Now for MORE tassels. I  started on the outer edges and moved into the middle, cutting an extra length of tassel thread for each set, then chopped off about an inch from that extra and measured out the next size of tassel. I did the two inner sets the same size. At this point I’m dying to trim the ends and even it all out, but I think this will be easier while its hanging, so I wait.

Now for some color. According to my pattern, I thread up the shuttle with some blue thread. I visualize how far across I want the blue to go, that’s how far I feed the shuttle through, and then I just turn it around. I go two rows, then decrease the warp threads by two and weave two more rows. I keep going until its as high as I like.

And now for the pink! As I mentioned before, be careful with thread tension. Don’t pull too tight! You don’t want the sides pulling in on you, and these two color blocks will pull away from each other if you weave too tight.

Finished the pink and got a little visitor. “Are you making a broom, mom?” Good guess!

I do a block of black, then start on the little beige square. For this section, I count the warp threads to find the middle, and just cut a length of beige to use with the needle. Tie the string to the end of the needle (it WILL slip out!) and do a small block of weaving.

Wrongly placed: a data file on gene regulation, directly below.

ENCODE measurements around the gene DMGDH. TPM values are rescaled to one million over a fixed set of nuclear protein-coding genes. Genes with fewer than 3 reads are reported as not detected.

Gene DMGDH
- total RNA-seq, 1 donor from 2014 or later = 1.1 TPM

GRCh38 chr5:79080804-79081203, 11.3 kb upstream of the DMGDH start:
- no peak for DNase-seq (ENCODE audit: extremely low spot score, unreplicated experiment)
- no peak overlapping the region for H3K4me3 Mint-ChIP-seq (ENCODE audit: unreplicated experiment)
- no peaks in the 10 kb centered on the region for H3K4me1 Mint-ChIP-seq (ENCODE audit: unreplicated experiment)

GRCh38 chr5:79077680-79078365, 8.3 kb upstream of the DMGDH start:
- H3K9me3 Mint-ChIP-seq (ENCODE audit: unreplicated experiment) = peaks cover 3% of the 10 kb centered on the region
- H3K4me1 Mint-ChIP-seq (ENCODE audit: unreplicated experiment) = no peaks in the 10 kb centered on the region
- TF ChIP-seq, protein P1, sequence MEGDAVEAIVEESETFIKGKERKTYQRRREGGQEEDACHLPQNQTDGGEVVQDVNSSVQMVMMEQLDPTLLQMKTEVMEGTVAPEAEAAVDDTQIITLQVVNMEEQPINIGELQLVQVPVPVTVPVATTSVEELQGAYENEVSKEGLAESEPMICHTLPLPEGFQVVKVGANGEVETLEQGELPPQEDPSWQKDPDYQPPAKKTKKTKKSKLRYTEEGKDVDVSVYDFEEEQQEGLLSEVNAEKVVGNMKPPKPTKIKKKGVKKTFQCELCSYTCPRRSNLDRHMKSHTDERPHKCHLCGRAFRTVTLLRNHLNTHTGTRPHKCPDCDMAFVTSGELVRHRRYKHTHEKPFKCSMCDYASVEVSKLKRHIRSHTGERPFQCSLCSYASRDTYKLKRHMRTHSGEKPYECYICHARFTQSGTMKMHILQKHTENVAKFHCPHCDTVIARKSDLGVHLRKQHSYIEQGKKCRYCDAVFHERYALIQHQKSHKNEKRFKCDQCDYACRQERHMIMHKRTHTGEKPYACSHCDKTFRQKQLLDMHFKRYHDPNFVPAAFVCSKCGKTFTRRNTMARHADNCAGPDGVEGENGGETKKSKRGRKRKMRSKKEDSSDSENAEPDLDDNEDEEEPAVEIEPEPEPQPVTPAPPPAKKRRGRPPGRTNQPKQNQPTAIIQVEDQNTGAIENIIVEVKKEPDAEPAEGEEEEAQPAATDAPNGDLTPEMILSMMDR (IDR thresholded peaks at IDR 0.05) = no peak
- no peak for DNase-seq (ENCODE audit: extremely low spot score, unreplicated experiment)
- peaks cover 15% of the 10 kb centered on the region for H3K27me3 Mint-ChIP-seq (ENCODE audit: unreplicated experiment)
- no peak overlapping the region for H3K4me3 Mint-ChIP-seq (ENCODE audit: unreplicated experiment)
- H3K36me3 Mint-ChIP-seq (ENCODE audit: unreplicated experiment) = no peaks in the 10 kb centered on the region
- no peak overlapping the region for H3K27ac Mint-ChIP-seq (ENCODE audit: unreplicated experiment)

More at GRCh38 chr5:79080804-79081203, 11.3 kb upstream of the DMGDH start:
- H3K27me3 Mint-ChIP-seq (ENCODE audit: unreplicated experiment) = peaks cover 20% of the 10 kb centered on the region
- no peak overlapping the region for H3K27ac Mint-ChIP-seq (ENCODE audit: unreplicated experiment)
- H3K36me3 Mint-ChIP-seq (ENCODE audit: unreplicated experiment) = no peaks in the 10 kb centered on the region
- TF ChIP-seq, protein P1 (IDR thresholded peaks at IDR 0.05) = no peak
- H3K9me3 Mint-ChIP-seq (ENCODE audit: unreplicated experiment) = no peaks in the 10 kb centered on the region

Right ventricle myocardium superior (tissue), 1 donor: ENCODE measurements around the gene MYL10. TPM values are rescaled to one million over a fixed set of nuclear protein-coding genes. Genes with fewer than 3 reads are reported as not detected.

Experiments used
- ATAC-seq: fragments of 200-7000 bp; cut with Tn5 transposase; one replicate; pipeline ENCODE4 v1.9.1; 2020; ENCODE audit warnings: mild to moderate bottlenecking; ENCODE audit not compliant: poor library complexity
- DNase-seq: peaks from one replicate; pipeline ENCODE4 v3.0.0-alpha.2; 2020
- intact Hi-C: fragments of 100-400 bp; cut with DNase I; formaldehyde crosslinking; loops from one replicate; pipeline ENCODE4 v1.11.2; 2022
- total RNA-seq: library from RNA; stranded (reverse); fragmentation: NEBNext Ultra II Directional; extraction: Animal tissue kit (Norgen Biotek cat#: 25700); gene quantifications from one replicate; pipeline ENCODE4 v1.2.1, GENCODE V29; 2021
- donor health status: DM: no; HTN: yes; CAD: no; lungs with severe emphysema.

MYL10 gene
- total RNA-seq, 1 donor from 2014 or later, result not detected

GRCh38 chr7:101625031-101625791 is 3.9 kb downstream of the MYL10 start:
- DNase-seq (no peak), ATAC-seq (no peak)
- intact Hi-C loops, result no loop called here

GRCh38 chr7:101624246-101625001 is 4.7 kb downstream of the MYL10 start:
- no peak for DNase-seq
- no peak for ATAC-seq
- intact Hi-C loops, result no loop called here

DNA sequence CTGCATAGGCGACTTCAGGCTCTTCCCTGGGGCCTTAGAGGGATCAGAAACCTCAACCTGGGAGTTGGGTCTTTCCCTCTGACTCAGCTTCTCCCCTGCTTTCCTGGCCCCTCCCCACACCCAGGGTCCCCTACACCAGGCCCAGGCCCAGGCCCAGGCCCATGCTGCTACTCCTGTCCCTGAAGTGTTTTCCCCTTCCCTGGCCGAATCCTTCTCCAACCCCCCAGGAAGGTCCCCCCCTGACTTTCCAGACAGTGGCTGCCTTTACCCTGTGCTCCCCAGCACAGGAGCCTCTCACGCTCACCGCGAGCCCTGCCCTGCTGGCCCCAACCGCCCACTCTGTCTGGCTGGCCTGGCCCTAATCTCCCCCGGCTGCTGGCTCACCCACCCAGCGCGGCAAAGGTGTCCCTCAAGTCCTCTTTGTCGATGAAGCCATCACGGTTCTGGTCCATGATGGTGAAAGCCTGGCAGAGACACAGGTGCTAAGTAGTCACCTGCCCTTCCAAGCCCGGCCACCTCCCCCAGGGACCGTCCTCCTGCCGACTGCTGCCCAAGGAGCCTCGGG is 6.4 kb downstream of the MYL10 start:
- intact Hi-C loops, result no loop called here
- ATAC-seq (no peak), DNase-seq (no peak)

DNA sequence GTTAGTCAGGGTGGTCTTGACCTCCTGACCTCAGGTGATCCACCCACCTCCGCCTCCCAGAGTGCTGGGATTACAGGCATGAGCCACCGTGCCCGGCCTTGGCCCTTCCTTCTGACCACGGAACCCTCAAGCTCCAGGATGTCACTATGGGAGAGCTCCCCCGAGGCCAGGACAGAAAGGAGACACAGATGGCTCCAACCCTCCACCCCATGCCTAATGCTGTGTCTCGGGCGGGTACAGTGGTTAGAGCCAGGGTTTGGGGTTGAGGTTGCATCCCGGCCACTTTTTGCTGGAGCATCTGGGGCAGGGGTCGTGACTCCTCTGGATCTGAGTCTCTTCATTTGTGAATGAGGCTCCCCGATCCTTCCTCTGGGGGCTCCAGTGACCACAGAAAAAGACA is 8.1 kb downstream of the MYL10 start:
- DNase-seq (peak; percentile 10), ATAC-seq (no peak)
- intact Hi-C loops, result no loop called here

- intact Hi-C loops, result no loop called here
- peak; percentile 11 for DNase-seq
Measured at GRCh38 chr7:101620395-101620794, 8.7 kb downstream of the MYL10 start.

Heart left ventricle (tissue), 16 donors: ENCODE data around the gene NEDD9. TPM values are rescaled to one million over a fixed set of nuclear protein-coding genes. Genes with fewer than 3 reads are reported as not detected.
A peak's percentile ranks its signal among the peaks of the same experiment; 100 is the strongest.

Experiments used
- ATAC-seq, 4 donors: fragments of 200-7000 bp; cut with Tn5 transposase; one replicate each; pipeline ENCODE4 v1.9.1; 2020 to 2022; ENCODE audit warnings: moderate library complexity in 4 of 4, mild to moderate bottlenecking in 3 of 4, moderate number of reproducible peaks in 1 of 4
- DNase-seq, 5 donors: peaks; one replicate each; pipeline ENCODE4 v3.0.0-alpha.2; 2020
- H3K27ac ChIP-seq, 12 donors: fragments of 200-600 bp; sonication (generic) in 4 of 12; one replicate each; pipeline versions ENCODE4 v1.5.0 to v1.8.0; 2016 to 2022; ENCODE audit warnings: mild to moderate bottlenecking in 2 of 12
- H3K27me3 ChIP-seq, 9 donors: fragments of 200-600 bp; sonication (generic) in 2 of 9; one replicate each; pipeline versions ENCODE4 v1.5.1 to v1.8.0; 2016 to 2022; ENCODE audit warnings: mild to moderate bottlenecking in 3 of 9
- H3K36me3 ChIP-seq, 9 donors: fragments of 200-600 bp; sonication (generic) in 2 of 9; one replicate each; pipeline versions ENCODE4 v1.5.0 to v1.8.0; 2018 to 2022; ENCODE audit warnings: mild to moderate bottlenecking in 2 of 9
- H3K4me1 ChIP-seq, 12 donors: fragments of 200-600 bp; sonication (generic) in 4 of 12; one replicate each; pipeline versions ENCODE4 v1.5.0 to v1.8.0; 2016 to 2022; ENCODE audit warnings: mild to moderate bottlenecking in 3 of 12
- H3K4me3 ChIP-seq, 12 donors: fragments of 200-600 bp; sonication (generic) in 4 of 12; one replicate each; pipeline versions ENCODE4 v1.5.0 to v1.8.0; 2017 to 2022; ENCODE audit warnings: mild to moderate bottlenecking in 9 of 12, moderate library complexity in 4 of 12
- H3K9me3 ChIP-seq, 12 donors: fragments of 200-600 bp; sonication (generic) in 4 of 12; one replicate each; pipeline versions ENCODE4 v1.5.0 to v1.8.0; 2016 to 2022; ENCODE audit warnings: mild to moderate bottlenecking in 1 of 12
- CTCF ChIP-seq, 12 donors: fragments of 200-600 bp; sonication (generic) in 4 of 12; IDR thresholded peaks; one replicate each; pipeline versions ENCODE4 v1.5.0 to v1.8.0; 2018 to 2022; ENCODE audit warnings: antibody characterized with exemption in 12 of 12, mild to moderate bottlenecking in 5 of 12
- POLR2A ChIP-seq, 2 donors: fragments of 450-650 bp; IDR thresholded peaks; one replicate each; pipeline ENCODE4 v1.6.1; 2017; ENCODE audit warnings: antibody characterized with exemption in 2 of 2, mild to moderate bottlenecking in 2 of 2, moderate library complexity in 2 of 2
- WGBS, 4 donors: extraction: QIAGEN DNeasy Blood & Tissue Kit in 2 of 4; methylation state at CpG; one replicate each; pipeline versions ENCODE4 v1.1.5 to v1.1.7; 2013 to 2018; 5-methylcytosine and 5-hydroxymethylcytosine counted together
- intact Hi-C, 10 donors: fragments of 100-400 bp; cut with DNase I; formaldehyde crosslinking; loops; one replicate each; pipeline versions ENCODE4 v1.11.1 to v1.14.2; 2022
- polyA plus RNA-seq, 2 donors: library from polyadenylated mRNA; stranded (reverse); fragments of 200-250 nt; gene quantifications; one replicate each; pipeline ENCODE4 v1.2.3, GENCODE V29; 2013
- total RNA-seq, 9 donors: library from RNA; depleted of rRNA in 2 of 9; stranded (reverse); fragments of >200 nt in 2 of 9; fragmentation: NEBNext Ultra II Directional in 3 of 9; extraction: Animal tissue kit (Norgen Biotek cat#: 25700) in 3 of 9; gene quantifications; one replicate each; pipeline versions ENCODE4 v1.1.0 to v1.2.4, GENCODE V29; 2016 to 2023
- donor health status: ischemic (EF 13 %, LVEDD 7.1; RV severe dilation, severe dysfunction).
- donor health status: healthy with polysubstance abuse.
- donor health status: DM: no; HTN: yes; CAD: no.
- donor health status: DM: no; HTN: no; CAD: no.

I make a WEE mistake while doing the blocks of white on either side. Ahem. Don’t weave your weaving to the frame.

After adding another block of black, I decide to tuck in some of the ends in the back, which are adding up. Just tie the end of an end (ha) to the needle, and sew it underneath about 3 or four weaved loops. Then you can just trim or tie it off.

More tassels! Then some pink (see how I just go right around those tassels?) and some blue on top o’ that.

Now. They tell you to finish the weaving in two rows of “soumak” which is a twisty type deal. First, cut three pieces of yarn in an undisclosed length. You can see from the first photo what I used, and it was just barely long enough. Put the end through the first pair of weft strings you’re going to start with, then wrap around over the top, to the left of the warp string, then back up through the middle of the first two again. Come back around the left side of the next pair of warp strings. Keep going until you get to the end, at which point you will switch your wrapping direction and continue the other way. I tied a knot at the end, but I can’t say I know the BEST way to do this. It turned out to be a pretty big knot. But at least you have my solidarity with this issue.